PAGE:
The ‘lipstick theory’ – that consumers spend on little luxuries such as lippy during times of recession, has failed to hold true in 2009, according to Datamonitor, although other cosmetics fared better.
Siddika Jaffer, Datamonitor director of consulting for EMEA consumer markets, said falling sales of lipstick was not the only surprise in its latest research, published today.
“Along with the lipstick theory being debunked during this recession, it seems that consumer purchasing and usage of personal care products are also showing surprising shifts,” said Jaffer.
The lipstick index was developed by Leonard Lauder, the chairman of Estée Lauder, in the 2001 recession. Sales of lipstick in the US rose by 11% in 2001 and cosmetic sales were reported to have increased 25% in the period of the Depression in the 1930s.
In contrast, current sales of lipstick in the UK are reported to have fallen around 5% on last year, while foundation sales are up significantly compared with last year. A similar pattern is emerging in the US.
However, Jaffer added, “The underlying principle behind the lipstick index is the notion that consumers treat themselves to little luxuries during a recession as they cannot afford to spend on the bigger luxuries such as holidays and cars, or indeed on going out.”
So, while spending seems to have shifted from lipstick to foundation within the personal care category, the notion of affordable luxury still seems to stand unchallenged.
Research from the Datamonitor Recession and Recovery May 2009 also showed:
81% of respondents are trading down to cheaper and less premium brands, with 18% buying cheaper brands all the time and 32% most of the time;
82% are cutting back on treats, with 18% having cut them out completely and 34% cutting back most of the time;
49% of respondents in the UK said that they buy private label all or most of the time to save money and a further 37% said that they bought private label occasionally, with a similar picture emerging in the US and Canada.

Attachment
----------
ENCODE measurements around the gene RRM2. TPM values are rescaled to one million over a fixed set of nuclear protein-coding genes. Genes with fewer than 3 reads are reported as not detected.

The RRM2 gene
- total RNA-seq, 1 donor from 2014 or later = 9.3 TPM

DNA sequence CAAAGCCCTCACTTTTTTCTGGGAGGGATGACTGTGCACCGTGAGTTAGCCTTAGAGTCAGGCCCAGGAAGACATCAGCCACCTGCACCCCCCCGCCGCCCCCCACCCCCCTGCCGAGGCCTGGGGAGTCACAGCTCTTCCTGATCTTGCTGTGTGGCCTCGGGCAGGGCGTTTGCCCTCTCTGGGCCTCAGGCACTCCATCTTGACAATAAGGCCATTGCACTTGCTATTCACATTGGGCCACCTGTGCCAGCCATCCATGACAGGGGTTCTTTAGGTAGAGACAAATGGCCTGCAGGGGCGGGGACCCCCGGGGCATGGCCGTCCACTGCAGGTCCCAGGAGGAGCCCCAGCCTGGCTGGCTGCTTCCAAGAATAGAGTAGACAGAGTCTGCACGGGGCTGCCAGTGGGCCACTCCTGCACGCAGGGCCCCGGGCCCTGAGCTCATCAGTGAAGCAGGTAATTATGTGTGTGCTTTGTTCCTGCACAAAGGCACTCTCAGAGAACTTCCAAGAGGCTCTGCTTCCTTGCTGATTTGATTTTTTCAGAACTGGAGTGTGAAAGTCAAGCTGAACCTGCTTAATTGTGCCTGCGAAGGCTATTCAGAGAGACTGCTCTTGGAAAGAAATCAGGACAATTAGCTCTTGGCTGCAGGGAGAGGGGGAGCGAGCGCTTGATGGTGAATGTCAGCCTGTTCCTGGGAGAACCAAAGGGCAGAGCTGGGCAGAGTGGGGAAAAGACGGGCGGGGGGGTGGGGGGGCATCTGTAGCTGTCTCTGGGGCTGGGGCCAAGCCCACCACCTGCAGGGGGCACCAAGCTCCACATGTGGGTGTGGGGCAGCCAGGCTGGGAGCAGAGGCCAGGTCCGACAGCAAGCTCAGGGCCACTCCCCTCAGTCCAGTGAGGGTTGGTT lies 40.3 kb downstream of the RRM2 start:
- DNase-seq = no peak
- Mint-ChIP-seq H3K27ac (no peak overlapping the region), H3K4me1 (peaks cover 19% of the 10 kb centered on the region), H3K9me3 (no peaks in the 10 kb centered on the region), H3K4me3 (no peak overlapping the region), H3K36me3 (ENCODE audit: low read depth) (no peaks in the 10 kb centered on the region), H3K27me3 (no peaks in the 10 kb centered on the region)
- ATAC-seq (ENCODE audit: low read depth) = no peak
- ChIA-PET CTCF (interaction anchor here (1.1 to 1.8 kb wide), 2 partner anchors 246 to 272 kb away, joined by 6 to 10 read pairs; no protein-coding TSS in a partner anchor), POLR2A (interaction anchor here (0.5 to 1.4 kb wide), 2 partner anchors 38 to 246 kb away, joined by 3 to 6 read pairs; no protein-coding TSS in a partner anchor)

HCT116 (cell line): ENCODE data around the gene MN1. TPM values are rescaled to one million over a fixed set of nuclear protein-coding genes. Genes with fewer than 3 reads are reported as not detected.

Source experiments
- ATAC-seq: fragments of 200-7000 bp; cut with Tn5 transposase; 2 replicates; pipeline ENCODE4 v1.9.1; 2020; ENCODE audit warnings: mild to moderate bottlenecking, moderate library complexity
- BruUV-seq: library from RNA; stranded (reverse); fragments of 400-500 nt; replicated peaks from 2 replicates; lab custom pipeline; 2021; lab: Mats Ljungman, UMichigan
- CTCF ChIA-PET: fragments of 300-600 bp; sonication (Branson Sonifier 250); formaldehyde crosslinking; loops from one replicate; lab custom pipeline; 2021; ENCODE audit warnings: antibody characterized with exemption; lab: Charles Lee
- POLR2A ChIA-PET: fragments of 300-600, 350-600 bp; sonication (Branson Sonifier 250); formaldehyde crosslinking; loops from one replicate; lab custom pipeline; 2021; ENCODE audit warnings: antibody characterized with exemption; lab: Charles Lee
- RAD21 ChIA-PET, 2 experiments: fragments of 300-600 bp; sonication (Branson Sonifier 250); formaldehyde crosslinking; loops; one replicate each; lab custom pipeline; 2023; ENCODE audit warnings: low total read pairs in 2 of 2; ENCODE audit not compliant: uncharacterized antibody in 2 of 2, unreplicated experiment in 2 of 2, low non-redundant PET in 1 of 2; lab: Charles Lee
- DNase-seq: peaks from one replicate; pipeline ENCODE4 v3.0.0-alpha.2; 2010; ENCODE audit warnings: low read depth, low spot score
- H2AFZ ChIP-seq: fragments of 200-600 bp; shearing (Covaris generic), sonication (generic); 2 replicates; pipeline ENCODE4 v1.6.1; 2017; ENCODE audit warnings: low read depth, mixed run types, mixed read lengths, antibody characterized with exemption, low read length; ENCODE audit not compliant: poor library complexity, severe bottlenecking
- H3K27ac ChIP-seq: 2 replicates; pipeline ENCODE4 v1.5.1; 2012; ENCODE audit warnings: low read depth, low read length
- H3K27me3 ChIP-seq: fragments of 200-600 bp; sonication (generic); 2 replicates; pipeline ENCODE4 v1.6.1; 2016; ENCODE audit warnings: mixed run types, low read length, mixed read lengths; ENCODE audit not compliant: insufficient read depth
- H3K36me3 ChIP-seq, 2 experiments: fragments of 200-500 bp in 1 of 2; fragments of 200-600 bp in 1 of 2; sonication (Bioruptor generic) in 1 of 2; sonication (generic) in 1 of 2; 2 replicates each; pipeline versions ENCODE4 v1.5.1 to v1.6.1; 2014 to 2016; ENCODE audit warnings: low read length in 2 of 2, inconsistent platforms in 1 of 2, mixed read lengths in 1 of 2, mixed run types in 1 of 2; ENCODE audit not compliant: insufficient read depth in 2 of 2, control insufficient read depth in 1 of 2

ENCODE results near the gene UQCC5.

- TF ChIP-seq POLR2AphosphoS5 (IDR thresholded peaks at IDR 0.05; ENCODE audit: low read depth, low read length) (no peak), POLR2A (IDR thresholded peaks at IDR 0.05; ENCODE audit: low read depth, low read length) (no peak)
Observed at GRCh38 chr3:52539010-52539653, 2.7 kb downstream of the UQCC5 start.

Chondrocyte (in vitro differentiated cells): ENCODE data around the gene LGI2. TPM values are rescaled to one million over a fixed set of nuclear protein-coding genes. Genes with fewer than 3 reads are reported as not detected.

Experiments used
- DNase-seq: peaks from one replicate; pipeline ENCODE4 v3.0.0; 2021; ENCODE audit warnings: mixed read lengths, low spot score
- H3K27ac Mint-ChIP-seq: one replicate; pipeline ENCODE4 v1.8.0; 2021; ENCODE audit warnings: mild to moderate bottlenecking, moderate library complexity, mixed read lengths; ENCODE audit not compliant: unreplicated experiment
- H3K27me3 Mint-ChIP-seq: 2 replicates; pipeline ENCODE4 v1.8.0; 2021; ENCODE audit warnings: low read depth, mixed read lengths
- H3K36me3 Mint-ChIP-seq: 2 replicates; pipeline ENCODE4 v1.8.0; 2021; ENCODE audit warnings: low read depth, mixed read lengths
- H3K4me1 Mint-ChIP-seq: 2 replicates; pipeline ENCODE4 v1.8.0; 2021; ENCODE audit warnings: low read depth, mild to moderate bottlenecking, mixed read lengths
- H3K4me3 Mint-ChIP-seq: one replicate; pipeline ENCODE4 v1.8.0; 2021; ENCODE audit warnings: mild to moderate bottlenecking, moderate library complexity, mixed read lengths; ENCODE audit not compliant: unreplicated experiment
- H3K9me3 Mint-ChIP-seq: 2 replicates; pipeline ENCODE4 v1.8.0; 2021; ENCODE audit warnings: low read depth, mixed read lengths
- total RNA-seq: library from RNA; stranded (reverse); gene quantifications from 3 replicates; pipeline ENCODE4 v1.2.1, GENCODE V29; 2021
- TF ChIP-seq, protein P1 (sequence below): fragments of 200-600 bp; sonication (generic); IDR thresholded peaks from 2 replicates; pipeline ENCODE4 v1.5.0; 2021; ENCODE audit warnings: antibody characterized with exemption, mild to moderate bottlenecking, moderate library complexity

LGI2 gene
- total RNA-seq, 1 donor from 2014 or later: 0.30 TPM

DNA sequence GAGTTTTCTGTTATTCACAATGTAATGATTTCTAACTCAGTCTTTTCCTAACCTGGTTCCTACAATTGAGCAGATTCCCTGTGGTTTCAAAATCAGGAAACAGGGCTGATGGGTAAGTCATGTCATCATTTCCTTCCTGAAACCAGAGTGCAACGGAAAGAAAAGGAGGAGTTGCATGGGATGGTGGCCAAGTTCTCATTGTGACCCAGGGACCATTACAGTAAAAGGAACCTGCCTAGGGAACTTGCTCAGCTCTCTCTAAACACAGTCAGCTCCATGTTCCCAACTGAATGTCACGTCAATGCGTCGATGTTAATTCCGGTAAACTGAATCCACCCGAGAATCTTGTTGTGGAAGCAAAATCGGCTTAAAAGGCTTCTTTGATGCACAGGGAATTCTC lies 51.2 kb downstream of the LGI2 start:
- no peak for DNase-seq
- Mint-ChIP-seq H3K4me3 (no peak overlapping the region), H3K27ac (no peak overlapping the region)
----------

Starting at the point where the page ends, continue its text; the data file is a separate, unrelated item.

In addition, when respondents were asked about their intentions for spending on premium fragrances and cosmetics during the next three months, only 2% of the sample group stated that they intended to increase expenditure, while 19% said that they would maintain expenditure at previous levels and a huge 55% said that they would significantly cut back on expenditure or not buy at all.
This seems to suggest that, for most consumers, affordable luxury does not extend to the premium fragrance and cosmetic market.
Looking at mass market brands such as L’Oreal, Datamonitor asked respondents in the UK whether they used the brand and how their recent consumption of the brand had changed. The survey revealed that 12.5% of respondents who used the L’Oreal brand have substituted it with private label offers and a further 8.7% were switching to other branded offers, while 14% said that they were still loyal to the brand but only bought it on offer.
Private label penetration in the personal care category stood at 17.1% in the UK in 2007, compared to a 40% average for grocery overall, suggesting that the personal care category was relatively well insulated from the growing share of private label sales in the UK. Recent consumer survey results outlined above indicate an acceleration in the shift to private label in personal care.
Another cause for concern for branded players is the apparent shift to the discounter channel for purchases of personal care products. While 61% of all consumers used supermarkets and hypermarkets as their main shopping channel for personal care products, 8% of respondents used discounters as their main channel, which was the second highest category penetration score for this channel.
In addition, channel switching intentions for personal care products were fairly high, at 14%, with 25.5% of switchers showing an intention to migrate to the discounters as their main channel.
Jaffer concluded, “The looming fear is that this recession will change the face of the personal care category for a long time to come.”
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